- © The Mineralogical Society Of America
Sorption phenomena on mineral-water interfaces (MWI) are known to control the retention of many trace elements and organic substances of environmental concern, as well as the kinetics of mineral dissolution/precipitation (Sposito 1984; Davis and Kent 1990; Dzombak and Morel 1990; Goldberg 1992; Stumm 1992; Morel and Hering 1993; Langmuir 1997; Zachara and Westall 1999; Benjamin 2002b; Ganor et al. 2009; and references therein). However, there is still no agreement about a uniform thermodynamic concept which can account for the relevant physicochemical interactions at MWI and can be implemented in popular geochemical modeling codes. This is a major obstacle for compiling a unified (ad)sorption thermodynamic database, also marred by disagreements in defining standard and reference states for (ad)sorbed species. In turn, confusion stems from the multiplicity of thermodynamic concepts used in the description of sorption phenomena on MWIs. The goal of this contribution is to summarize these concepts in a hope to illuminate ways along which they can eventually be made mutually consistent.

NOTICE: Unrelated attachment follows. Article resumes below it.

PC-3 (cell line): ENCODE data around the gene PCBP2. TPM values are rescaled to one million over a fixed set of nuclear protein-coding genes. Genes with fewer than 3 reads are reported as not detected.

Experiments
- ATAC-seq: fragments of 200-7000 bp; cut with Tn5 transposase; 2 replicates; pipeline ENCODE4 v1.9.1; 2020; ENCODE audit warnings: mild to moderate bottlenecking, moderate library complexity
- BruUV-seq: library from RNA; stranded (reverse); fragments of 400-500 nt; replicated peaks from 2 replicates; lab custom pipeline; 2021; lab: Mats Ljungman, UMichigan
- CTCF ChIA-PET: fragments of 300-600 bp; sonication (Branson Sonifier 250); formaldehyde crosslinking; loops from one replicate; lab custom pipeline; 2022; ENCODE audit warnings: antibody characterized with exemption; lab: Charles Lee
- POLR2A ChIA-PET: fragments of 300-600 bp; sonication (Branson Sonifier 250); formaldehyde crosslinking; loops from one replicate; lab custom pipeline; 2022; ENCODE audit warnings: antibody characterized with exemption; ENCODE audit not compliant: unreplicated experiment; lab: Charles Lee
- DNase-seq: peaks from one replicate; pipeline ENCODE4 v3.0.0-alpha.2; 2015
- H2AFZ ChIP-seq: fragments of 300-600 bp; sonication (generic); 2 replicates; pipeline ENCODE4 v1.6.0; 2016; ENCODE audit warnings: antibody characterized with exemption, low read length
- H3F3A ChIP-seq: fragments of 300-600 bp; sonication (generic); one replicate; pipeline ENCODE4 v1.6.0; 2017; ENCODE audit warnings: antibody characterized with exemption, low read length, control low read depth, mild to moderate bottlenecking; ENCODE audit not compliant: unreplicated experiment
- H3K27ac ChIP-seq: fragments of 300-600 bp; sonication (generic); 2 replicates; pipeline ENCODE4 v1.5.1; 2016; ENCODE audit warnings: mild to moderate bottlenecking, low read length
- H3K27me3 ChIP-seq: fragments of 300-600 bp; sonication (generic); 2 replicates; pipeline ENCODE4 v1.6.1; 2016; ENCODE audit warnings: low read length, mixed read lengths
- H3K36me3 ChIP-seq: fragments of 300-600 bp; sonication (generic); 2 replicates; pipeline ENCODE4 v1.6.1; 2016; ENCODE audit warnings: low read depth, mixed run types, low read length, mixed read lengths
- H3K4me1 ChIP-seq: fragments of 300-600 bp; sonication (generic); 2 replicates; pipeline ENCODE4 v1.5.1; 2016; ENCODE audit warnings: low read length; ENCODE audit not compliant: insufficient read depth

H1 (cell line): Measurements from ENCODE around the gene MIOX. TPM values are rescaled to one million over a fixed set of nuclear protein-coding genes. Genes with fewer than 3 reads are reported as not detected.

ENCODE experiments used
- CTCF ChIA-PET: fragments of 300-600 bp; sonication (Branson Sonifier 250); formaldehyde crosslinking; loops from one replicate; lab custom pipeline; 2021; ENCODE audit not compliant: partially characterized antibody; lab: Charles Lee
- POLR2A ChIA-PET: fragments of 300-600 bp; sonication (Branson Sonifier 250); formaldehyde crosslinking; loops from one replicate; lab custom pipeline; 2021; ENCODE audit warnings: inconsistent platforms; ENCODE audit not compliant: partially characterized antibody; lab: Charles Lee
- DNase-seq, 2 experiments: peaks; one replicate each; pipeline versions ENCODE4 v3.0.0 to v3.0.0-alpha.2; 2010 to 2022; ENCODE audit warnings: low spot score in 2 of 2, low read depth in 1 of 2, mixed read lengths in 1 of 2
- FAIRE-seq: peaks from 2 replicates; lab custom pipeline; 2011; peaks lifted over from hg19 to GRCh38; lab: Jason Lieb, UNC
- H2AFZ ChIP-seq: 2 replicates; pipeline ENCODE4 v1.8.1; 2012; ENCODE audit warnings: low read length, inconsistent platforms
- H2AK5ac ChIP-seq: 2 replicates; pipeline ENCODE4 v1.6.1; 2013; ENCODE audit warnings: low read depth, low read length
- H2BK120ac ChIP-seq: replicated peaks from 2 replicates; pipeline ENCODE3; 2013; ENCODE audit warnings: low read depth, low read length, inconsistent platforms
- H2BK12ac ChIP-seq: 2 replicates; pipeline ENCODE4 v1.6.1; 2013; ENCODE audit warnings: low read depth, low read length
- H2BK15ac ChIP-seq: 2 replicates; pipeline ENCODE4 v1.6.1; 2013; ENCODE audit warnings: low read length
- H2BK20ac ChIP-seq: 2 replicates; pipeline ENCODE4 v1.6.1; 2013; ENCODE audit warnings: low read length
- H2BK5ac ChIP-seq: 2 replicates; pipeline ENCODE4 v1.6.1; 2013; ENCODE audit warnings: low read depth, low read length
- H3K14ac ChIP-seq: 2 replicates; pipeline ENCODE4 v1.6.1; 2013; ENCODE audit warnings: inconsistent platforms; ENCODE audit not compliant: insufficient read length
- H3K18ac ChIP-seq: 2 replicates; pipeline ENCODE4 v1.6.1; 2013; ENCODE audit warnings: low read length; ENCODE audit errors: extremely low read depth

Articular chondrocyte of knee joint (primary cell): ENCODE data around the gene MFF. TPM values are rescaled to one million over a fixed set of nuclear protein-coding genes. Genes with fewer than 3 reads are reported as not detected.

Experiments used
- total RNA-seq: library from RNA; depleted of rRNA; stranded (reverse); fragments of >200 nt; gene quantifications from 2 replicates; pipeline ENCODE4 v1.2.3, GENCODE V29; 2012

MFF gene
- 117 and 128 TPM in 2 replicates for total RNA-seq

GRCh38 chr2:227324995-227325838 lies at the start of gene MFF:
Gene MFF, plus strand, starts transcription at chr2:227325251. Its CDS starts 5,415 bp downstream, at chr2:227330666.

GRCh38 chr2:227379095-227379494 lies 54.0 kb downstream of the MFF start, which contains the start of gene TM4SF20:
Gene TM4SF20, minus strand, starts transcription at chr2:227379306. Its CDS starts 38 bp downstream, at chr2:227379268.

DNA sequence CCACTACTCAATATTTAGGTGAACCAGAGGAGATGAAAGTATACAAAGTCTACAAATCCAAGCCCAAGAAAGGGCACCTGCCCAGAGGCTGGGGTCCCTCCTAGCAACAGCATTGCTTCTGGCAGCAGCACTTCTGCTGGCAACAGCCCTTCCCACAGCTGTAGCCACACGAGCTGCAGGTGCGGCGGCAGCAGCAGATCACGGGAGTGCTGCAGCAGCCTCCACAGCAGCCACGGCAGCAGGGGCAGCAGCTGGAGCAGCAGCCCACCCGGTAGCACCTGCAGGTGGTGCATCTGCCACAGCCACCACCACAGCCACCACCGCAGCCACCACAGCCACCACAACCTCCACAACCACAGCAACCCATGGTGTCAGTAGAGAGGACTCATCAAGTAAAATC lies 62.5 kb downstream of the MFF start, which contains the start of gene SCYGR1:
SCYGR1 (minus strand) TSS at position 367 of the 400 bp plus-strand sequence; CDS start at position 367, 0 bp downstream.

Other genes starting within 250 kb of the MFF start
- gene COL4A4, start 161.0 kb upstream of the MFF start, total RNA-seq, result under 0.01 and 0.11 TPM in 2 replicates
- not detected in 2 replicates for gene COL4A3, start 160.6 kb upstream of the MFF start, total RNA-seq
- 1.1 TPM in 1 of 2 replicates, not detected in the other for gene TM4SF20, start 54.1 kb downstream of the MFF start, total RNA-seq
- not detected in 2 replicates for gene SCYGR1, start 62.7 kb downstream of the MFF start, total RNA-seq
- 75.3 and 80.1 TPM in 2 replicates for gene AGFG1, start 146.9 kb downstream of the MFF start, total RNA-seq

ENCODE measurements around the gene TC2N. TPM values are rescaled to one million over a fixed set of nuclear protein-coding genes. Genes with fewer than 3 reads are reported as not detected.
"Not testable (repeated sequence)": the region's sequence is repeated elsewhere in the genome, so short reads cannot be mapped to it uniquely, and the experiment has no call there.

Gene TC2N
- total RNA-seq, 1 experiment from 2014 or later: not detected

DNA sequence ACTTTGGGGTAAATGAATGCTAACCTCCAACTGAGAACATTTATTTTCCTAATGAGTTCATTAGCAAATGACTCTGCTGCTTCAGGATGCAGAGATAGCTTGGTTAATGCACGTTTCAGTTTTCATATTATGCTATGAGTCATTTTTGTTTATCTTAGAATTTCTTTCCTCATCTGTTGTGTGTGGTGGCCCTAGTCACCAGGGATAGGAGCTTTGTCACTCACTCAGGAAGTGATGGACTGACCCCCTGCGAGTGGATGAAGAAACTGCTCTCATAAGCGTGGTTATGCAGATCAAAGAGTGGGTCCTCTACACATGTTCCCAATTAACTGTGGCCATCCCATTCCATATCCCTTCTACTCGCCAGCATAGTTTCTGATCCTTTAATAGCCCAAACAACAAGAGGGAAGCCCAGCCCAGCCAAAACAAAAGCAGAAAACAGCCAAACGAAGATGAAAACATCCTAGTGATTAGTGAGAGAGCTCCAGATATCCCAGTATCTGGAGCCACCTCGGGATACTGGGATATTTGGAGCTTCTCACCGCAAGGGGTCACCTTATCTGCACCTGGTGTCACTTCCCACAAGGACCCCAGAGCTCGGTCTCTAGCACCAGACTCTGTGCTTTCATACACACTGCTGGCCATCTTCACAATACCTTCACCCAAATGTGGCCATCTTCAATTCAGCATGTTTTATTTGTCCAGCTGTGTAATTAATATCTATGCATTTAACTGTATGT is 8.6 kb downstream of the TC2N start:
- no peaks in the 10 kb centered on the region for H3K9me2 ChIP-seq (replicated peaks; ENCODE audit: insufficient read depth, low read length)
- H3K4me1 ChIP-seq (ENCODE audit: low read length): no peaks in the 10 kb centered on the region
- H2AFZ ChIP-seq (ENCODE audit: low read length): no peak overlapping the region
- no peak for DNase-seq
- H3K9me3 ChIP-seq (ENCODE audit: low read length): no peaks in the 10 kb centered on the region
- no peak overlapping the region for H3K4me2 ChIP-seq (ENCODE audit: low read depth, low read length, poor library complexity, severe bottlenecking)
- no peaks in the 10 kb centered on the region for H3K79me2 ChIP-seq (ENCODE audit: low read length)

ADSORPTION AND SORPTION
A minor element (M) can be retained on mineral-water interfaces by a number of sorption mechanisms which also depend on time. On a kinetic basis, this can be summarized in the so-called sorption continuum. At short reaction times, aqueous complexation competes for M with ion exchange on permanently-charged surfaces (such as basal planes or interlayer of clay minerals), as well as the outer-sphere surface complexation on (hydr)oxides. These fast processes are (almost) reversible. At longer reaction times, specific (multi-site) adsorption on clay particle edges or (hydr)oxides takes place; this kind of binding into inner-sphere surface species often displays an energetic heterogeneity at low total M concentrations in the system and becomes progressively irreversible with time. At still longer reaction times, the incorporation of (ad)sorbed species deeper into …